Tuesday, April 6, 2021

Canal City: Hamburg, Germany



Today is our fourth visit to a European canal city, Hamburg, Germany which I’m excited to explore because of my German heritage. If you’d like to explore Bruges, Belgium in last month’s post click here.

Located in northern Germany about an hour’s drive from the Wadden Sea, the city of Hamburg is not quite three hundred miles from Berlin and sits on the River Elbe and two of its tributaries: the River Alster and the River Bille. One of Germany’s federated states, it is surrounded by Schleswig-Holstein to the north and Lower Saxony to the south. The mayor’s office is more like the role of a minister-president than that of a city major. As a German state government, it is responsible for public education, correctional institutions, and public safety, as well as libraries, recreational facilities, sanitation, water supply, and welfare services. 
 
The second-largest city in Germany, Hamburg is made up of seven boroughs that are subdivided into 104 quarters, and further broken into 181 localities. Interestingly, despite being nearly one hundred kilometers from the North Sea, Hamburg is Germany’s largest port city, the second-busiest in Europe, and the third-largest in the world after London and New York. 
 
Hamburg is nearly surrounded on all sides by water. The River Alster has been
divided into two lakes that lie on either side of the city: the Binnen and Aussenalster (Inner and Outer), and the River Elbe flows through the center of the city into the North Sea. All that water translates into canals, streams, and bridges. In fact, Hamburg has more bridges inside the city limits than any other city on earth and more canals than Amsterdam and Venice combined. Experts estimate that Hamburg is home to between 2300 and 2500 bridges! 
 
The city can trace its origins to 808 AD when Emperor Charlemagne ordered the construction of a castle, the first permanent building on the site. Designed to be a defense against Slavic invasion, the settlement became known as Hammaburg, burg meaning castle or fort. 
 
Twenty-five years later Hamburg was designated as the seat of a bishopric, but two decades after that, the city was destroyed by the Vikings. Over the course of three hundred years, Hamburg was burned, raided, and occupied several times and fell victim to The Black Death in 1350. 
 
In the seventeenth century, Jan van Valckenborgh created a second layer of fortifications to protect against the Thirty Years War. Many of today’s street names still date from the grid system of roads he introduced. When the Holy Roman Empire dissolved in 1806, Hamburg became a sovereign state until it was annexed by Napoleon I, but regained its city-state status when the Russians freed the city in 1814.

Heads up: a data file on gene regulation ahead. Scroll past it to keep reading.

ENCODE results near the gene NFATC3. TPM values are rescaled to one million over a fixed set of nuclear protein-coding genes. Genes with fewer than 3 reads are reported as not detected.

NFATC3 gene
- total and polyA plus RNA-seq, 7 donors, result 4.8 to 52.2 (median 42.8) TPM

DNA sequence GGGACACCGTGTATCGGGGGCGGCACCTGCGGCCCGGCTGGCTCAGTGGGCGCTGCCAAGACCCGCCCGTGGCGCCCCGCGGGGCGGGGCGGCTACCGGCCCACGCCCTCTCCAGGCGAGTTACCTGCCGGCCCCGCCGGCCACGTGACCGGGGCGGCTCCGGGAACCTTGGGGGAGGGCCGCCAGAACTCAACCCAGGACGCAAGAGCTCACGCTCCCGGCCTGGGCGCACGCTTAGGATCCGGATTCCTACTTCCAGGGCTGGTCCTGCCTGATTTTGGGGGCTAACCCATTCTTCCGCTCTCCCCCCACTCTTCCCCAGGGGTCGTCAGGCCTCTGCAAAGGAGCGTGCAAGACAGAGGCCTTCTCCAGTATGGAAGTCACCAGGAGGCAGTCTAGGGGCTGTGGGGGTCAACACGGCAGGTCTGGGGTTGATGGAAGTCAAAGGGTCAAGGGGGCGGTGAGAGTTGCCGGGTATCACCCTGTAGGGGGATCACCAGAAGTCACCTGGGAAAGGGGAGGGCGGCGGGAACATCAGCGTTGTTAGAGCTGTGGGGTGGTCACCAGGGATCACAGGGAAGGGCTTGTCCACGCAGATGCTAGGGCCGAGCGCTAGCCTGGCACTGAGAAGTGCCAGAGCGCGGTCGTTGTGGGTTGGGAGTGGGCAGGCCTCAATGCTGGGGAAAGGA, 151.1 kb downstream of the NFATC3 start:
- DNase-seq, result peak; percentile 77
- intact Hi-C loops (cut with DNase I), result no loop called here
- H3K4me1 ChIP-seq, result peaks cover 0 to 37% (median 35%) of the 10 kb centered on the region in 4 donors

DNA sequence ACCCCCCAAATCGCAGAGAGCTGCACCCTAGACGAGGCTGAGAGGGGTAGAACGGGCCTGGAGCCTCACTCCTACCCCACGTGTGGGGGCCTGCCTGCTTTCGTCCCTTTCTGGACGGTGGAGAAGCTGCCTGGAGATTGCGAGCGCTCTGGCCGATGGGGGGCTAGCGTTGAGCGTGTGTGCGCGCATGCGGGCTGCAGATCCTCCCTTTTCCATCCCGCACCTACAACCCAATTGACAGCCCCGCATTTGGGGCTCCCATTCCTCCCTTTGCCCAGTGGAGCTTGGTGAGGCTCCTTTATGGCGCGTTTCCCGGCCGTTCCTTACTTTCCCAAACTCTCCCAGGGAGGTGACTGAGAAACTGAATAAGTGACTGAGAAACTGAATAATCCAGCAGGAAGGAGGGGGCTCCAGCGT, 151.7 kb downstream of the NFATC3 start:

In 1860, Hamburg adopted a semi-democratic constitution that provided for a Senate election, the separation of powers, separation of Church and State, and freedom of the press. The city was a member of the North German Confederation from 1866-1871, the German Empire from 1871-1918, and maintained its self-ruling status during the Weimar Republic (1919-1933). 
 
During World War II, Hamburg was one of the Administrative Divisions in Nazi Germany, surrendering to British forces three days after Hitler’s death. After the war, Hamburg formed part of the British Zone of Occupation and became a state of the then Federal Republic of Germany in 1949. 
 
Filled with a variety of architectural styles, the lavish Planten un Blomen park, more than forty theatres, sixty museums, and one hundred clubs and music venues, Hamburg hosts more than seven million annual visitors. 
 
What did you enjoy learning about in today’s post?
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Linda Shenton Matchett
writes about ordinary people who did extraordinary things in days gone by. A volunteer docent and archivist for the Wright Museum of WWII, Linda is currently working with the curator to create her very first exhibit, Shaped by Conflict. She is a native of Baltimore, Maryland, and was born a stone’s throw from Fort McHenry. Linda has lived in historic places all her life and is now located in central New Hampshire where her favorite activities include exploring historic sites and immersing herself in the imaginary worlds created by other authors.  Visit her at http://www.LindaShentonMatchett.com



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5 comments:

  1. I still can't quite tell whether Hamburg is "just" a city or a state as we would know it in the US. I shall have to Google it when I exit here. Its' history is certainly fascinating. And I wonder why it is that when we (I) think of cities with canals, it's always Venice that comes to mind. Obviously we ought to think of Hamburg. Thanks for the post.

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    1. Ok I looked, and I see it's a city. And it looks like a beautiful one at that! Thanks for making me curious!

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    2. I'm so glad you enjoyed the post and learned something new. Thanks for stopping by!

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  2. I visited Hamburg only to board a bus for Berlin. Coming in by cruise ship, I remember the long journey through the canal before we finally reached port. Berlin may have been more enticing, but I wish I could have explore Hamburg too.

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    1. I'd like to get to Germany one day. The family on my dad's side comes from Darmstadt, and my nephew is living there while he goes to school. Thanks for sharing your experience.

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